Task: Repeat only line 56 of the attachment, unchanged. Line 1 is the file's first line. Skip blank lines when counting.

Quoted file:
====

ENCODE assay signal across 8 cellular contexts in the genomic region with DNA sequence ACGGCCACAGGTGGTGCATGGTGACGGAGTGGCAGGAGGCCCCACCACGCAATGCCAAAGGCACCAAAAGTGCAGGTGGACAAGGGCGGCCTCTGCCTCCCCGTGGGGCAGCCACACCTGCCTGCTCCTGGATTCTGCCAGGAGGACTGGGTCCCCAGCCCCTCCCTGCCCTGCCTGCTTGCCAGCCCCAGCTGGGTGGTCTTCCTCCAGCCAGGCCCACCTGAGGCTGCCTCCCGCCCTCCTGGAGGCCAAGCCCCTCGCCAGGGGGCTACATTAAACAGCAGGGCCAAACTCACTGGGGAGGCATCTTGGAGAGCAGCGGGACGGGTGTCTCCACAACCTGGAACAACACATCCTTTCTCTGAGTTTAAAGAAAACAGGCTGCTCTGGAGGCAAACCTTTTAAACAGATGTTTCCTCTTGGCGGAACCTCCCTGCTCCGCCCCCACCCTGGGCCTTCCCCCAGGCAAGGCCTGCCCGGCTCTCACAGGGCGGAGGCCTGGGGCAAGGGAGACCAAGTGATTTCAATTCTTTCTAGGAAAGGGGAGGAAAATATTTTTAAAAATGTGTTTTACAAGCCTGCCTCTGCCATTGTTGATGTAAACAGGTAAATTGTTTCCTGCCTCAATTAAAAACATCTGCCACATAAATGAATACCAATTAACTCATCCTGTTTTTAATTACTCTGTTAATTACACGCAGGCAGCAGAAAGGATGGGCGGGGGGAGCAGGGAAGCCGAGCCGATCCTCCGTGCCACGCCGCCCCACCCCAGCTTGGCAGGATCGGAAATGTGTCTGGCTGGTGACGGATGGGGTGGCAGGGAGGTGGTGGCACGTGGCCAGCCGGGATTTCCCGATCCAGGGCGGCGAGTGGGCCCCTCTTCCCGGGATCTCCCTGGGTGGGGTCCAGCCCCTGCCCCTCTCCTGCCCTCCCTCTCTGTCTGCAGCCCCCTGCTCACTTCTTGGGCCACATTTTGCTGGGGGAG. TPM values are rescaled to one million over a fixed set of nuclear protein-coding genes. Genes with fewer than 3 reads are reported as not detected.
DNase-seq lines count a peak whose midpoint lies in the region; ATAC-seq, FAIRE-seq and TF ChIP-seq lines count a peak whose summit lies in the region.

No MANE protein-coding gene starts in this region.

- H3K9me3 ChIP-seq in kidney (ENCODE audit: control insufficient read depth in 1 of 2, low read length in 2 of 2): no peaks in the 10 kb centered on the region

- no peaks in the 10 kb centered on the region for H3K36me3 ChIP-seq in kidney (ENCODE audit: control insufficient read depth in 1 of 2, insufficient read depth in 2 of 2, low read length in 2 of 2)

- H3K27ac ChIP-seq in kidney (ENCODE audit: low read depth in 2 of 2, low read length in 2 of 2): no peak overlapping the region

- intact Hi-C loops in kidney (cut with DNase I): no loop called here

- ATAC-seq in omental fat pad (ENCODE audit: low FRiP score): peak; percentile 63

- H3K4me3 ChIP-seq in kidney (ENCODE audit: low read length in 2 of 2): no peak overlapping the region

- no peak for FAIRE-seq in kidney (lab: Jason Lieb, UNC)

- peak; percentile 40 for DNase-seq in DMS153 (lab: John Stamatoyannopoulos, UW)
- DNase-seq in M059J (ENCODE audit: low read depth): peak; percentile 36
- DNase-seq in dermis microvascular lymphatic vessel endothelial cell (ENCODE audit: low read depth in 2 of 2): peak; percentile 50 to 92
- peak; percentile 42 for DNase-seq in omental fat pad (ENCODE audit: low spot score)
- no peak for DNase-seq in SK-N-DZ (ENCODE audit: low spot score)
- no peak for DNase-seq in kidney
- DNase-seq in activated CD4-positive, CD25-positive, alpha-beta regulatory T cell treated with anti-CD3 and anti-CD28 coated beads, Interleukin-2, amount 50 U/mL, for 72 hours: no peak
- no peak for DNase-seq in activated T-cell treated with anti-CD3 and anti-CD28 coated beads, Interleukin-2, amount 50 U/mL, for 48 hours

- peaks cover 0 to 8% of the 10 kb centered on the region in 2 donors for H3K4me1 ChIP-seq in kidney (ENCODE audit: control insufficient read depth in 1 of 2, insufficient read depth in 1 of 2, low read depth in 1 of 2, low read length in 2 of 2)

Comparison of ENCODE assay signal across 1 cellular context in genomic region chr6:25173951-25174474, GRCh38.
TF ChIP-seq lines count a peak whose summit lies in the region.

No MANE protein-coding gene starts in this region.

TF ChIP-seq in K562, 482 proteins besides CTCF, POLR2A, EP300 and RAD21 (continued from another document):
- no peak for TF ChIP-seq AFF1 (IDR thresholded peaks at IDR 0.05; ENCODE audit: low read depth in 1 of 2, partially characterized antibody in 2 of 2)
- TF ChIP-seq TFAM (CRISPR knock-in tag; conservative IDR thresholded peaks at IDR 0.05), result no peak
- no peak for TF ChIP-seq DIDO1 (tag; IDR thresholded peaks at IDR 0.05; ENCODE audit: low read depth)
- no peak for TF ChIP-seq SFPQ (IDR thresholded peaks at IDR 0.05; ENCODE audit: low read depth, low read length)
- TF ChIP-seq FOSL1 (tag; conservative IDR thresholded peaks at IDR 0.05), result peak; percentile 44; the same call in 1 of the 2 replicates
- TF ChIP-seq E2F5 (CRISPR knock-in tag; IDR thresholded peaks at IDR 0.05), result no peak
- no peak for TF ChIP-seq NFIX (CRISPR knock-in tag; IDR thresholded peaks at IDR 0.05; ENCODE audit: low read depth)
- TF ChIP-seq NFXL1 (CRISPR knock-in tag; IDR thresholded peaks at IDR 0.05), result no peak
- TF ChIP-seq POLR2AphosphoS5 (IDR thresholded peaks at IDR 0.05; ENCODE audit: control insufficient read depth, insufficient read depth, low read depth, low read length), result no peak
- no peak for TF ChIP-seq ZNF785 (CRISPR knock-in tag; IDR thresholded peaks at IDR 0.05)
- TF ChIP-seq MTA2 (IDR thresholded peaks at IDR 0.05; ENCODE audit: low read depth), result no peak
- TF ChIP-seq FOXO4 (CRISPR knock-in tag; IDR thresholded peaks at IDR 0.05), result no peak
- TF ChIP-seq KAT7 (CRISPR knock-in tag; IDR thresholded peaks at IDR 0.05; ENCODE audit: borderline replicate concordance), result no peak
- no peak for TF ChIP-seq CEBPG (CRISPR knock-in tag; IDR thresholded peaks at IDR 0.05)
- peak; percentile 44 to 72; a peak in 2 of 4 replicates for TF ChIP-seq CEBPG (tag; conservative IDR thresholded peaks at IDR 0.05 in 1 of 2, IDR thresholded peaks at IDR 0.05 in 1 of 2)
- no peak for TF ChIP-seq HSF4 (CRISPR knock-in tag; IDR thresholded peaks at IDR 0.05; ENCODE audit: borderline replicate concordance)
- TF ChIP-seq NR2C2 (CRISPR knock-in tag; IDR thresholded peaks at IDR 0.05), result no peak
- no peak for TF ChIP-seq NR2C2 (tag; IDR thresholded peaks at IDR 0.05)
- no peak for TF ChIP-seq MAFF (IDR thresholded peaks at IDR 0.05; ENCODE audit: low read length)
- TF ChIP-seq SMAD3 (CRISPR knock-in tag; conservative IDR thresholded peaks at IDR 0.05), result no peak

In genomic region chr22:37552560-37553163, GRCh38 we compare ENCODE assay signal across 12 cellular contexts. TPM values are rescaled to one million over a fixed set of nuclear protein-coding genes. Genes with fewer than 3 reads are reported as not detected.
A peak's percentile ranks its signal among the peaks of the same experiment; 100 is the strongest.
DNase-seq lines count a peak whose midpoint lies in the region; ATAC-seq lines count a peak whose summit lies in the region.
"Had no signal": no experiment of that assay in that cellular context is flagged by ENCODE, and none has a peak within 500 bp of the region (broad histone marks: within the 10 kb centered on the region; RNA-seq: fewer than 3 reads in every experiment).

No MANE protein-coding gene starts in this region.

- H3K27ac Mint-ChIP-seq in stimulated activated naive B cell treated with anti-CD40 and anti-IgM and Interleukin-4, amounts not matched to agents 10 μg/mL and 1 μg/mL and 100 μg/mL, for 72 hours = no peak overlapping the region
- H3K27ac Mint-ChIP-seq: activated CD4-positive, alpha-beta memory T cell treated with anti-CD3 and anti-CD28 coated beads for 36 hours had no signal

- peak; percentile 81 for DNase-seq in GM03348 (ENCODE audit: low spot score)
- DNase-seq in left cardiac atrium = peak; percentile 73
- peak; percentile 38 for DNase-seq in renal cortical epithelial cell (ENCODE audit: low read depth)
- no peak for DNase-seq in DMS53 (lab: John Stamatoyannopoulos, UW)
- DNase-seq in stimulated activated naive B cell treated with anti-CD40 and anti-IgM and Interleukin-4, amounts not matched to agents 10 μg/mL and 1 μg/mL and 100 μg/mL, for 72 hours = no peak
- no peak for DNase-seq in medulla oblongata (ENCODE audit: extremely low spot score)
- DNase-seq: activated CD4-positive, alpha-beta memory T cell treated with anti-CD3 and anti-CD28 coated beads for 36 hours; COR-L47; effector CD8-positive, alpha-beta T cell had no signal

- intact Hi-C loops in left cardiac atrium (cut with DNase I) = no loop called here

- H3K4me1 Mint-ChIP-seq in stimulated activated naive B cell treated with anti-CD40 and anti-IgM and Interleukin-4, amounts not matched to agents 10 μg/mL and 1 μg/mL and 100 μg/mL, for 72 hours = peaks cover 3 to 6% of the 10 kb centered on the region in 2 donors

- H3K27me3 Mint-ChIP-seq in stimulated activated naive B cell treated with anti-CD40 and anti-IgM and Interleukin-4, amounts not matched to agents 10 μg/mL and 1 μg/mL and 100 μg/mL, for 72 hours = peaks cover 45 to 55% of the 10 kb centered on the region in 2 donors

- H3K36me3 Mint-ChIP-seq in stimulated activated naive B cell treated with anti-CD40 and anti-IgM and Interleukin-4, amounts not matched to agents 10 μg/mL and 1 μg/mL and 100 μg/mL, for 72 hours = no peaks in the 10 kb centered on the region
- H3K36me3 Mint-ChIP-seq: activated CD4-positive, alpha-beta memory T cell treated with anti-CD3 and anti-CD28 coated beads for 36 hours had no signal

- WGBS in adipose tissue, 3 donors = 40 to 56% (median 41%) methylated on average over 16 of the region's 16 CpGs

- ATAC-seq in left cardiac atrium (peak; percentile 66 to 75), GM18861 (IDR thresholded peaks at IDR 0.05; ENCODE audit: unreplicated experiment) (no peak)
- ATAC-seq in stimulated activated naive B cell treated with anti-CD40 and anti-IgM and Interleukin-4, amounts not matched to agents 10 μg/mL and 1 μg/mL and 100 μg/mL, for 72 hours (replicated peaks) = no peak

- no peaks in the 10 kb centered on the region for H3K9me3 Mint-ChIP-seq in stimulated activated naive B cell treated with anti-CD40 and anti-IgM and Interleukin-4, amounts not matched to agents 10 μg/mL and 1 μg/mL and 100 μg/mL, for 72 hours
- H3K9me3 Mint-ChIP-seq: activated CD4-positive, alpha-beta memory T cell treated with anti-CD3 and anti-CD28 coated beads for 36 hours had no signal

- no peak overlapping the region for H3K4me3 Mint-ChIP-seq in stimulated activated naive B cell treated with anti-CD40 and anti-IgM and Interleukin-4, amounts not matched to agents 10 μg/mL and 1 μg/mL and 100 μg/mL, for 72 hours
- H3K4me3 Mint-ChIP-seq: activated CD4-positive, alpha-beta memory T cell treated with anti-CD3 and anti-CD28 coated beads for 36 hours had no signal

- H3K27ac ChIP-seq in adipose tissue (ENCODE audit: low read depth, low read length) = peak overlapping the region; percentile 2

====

- no peak for DNase-seq in medulla oblongata (ENCODE audit: extremely low spot score)